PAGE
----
Mr. Mike O'Brien rose--

Mrs. Browning: I shall be happy to give way to the Minister. I hope that he will justify the cheap allegations that he has been making about why the Conservative party did not respond. We were never asked to respond to the substance of the changes.

Mr. O'Brien: Let me say first that, obviously--as a Member of Parliament--I was invited to engage in debate with the hon. Lady on the Ed Doolan show. I am not sure why she made those silly points, but there we are. Those listening to the debate can decide for themselves.

Let me now deal with the substance. When my noble Friend Lord Bach raised these issues, Lord Cope said in reply:

Let me add that throughout the debate on the Political Parties, Elections and Referendums Bill, and in Committee, it was clear that we were prepared to discuss all aspects of the Bill with the Conservative party. I cannot recall one occasion during the whole process on which the Conservatives entered into serious consultation with us on any part of the Bill. That is why I say now that we would welcome the Conservative party's engaging in serious consultation from now on, so that we can be sure we have a Bill that gets it right and has consensus behind it. I want that, and I want it to be taken seriously in future.

Mrs. Browning: If the Minister is serious about taking debate in the Chamber seriously, he and his Government should allow adequate time for debate and scrutiny. The Political Parties, Elections and Referendums Bill was not given adequate time, and the result is the mess that we are having to tidy up tonight.

There was no filibustering in another place--[Hon. Members: "There was no filibustering here."] There was no filibustering here either; but the Government tabled no fewer than 665 amendments in another place. When those amendments came to the House of Commons, unseen by Members, debate was guillotined. That included the part of the legislation that we are dealing with tonight.

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There is much more that I could say--

Mr. Tom Levitt (High Peak): The hon. Lady has not talked about the substance.

Mrs. Browning: I could talk for another 15 minutes, if the hon. Gentleman wanted me to. I will end, however, by saying that if Lord Mackay of Ardbrecknish had lived--he was the Conservative Front Bencher who originally took the Bill through the House of Lords--he would have laughed long and hard at the situation in which this House finds itself tonight. He worked hard to improve the Political Parties, Elections and Referendums Bill, just as he worked tirelessly in support of many other measures. Throughout his political career he has contributed to many Bills, and in another place he attempted to contribute to that Bill. If it does nothing else, this legislation reflects very clearly his last remarks about it. He observed that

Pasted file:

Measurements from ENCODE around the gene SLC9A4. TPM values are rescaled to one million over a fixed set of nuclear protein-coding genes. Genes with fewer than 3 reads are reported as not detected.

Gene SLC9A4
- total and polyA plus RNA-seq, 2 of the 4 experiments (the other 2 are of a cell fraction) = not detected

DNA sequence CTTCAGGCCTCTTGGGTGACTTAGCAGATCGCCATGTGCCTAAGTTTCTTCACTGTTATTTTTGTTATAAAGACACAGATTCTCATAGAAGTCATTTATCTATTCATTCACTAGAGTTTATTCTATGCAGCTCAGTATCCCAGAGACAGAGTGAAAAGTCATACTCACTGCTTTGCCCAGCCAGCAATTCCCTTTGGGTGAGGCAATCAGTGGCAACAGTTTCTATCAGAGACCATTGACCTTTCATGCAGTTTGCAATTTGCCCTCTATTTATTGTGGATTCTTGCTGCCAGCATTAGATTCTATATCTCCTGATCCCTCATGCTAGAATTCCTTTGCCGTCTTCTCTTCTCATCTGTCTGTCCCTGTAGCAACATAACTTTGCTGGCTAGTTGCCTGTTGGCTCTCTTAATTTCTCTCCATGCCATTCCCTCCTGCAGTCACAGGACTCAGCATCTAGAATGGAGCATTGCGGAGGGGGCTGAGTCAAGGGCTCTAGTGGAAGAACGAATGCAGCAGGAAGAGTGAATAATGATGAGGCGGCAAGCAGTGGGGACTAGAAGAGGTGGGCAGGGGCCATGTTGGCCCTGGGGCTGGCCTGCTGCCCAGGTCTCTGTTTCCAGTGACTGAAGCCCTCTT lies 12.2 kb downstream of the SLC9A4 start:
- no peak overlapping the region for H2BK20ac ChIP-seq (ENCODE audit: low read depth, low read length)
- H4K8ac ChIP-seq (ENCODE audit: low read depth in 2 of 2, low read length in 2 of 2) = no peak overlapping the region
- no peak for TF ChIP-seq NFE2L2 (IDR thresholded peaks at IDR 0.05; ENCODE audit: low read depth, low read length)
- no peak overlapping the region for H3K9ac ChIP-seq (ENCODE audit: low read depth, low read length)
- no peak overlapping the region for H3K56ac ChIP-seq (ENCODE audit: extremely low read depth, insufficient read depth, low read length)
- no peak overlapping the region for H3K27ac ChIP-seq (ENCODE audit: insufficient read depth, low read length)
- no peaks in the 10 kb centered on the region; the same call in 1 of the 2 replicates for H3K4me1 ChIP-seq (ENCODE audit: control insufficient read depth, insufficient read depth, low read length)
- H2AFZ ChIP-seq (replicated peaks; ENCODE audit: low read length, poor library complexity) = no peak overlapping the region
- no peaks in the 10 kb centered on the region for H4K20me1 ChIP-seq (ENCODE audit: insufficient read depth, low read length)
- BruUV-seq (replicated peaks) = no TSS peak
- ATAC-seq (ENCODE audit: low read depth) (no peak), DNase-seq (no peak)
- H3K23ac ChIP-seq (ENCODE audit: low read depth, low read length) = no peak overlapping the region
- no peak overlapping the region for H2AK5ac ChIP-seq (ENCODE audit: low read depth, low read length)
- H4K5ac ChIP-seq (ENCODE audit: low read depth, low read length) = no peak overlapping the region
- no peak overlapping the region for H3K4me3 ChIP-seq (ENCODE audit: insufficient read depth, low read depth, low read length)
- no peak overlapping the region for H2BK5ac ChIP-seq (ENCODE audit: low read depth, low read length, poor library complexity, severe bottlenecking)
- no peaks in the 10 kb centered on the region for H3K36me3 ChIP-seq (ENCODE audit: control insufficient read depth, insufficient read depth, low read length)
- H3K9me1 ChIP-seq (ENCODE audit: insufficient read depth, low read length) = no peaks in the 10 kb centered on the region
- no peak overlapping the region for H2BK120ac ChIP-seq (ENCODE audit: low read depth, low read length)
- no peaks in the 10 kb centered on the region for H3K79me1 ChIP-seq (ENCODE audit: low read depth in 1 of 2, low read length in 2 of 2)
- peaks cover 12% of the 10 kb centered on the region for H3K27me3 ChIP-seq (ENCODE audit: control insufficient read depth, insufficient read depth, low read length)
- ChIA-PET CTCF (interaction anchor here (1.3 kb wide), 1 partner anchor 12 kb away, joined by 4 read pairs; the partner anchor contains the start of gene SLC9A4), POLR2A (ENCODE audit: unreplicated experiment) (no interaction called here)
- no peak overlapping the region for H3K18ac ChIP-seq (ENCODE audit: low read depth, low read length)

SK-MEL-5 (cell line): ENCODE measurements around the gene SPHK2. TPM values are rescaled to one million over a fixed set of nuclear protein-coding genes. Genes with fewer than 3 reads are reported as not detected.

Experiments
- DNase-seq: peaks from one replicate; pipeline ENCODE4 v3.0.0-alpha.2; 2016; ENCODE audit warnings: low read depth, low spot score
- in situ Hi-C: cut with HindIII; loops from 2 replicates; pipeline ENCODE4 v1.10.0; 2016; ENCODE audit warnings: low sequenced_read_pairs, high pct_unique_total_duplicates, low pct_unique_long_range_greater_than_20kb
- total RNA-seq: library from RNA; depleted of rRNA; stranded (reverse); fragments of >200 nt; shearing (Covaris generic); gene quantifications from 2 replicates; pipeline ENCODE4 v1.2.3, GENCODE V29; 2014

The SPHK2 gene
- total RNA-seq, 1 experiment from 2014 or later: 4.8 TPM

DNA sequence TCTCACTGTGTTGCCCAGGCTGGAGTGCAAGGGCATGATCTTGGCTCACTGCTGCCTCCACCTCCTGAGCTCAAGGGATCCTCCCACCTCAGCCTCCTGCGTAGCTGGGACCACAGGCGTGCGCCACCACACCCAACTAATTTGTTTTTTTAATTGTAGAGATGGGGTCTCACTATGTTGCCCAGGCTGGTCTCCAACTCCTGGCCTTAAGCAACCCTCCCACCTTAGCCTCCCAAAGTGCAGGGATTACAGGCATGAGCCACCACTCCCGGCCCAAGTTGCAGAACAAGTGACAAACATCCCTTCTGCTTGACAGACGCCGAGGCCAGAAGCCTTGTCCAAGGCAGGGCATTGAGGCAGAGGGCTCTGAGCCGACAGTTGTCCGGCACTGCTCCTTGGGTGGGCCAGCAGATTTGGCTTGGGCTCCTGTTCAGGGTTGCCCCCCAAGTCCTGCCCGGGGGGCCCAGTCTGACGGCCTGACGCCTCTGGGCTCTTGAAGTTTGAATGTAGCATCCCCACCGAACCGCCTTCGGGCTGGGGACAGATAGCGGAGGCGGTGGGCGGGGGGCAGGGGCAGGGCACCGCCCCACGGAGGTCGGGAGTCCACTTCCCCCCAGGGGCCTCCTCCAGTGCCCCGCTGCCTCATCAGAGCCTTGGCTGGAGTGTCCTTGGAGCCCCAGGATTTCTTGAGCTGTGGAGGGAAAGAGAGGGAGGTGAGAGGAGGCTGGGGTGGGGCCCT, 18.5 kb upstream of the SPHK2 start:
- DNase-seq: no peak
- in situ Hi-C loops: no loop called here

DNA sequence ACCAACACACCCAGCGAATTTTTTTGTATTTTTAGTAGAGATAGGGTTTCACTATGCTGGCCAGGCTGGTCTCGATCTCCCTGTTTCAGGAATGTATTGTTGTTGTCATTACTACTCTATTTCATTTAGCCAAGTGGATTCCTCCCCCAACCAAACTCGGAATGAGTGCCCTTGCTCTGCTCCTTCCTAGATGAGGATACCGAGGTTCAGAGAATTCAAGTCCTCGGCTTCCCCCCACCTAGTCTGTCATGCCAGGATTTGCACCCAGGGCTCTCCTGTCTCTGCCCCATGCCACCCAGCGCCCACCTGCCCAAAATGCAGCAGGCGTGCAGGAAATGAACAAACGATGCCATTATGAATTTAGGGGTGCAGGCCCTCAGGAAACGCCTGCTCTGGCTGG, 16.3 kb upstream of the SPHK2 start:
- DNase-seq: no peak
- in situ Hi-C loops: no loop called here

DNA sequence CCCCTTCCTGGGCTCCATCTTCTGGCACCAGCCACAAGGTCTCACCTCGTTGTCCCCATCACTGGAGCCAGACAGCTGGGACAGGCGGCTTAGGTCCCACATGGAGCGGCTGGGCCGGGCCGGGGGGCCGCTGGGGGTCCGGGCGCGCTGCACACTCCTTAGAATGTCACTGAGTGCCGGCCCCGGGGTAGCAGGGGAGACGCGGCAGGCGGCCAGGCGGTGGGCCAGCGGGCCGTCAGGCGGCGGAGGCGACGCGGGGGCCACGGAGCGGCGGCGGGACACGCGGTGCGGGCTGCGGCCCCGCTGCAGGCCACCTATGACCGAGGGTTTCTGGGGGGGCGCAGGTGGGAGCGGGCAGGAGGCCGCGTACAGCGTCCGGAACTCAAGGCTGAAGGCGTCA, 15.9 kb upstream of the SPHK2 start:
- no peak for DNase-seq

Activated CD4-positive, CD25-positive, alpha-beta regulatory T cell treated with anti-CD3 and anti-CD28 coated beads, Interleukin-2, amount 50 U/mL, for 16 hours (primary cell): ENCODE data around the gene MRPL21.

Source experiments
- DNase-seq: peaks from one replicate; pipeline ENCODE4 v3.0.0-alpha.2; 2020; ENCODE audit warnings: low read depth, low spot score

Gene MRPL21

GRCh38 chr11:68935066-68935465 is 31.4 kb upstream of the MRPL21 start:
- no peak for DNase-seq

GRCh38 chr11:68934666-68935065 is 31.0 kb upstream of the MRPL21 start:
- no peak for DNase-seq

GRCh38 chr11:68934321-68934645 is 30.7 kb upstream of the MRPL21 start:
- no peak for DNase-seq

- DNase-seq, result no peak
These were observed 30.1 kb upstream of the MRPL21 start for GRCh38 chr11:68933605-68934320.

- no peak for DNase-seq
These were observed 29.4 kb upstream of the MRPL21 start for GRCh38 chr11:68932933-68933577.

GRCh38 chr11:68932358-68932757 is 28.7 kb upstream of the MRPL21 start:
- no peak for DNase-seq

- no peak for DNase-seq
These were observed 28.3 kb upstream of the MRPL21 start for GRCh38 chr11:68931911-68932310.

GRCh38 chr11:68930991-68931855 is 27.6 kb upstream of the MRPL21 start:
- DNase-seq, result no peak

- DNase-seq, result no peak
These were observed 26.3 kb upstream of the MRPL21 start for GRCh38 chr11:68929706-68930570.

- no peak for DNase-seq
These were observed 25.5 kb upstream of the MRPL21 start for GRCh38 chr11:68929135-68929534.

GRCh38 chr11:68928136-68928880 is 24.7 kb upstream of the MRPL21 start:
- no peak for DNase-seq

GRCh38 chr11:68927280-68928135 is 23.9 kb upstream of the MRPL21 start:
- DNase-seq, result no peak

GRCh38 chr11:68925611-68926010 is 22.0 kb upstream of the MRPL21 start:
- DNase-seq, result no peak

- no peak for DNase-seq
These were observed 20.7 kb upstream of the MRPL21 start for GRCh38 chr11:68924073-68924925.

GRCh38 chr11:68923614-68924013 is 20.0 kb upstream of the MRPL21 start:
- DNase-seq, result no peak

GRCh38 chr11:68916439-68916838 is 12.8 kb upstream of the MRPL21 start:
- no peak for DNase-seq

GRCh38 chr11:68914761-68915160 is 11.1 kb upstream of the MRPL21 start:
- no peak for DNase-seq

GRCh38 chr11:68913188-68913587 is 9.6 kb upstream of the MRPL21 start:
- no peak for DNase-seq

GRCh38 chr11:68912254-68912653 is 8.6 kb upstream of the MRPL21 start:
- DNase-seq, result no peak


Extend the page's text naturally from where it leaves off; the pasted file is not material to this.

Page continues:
I suspect that this is not the last time that the House will have to deal with the defects, flaws and lack of scrutiny of the original Bill, which is now an Act of Parliament.

The House having been advised that it would have sufficient time to debate all stages of the Bill on Monday night, it is an absolute disgrace that we are faced with just three quarters of an hour to deal with a Bill of such importance. [Hon. Members: "You don't disagree with it."] No, we do not, but even if we do agree with a Bill, the suggestion that we should pass it through the House without scrutiny shows the lack of understanding among Labour Members of what the job of Parliament--

Mr. Miller: Will the hon. Lady give way?

Mrs. Browning: No, I will not give way to the hon. Gentleman. Other hon. Members have more sensible things to say in the short time that is left.

I am sure that there is a lot more detail and many more devils to come out of that legislation, which the House will have to sort out. This Bill will have our support because it is in everyone's interests that the mess be cleared up, but it is an affront to democracy and to the House that the Government have allowed just three quarters of an hour for us to deal with this important matter.

10.46 pm

Mr. Andrew Stunell (Hazel Grove): I do not quite share the total outrage of the hon. Member for Tiverton and Honiton (Mrs. Browning), but this is very much the "Carry on Corporal Jones Bill." We have blundered into an error which--let us be frank, although this is not usually the place where one is frank--no one saw coming: not in this House, not in the other place, not in the political party headquarters.

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When the interpretation of the Political Parties, Elections and Referendums Act by the Electoral Commission filtered through to the parties, we realised that the meaning of the provision was going to place a heavy imposition on the political process.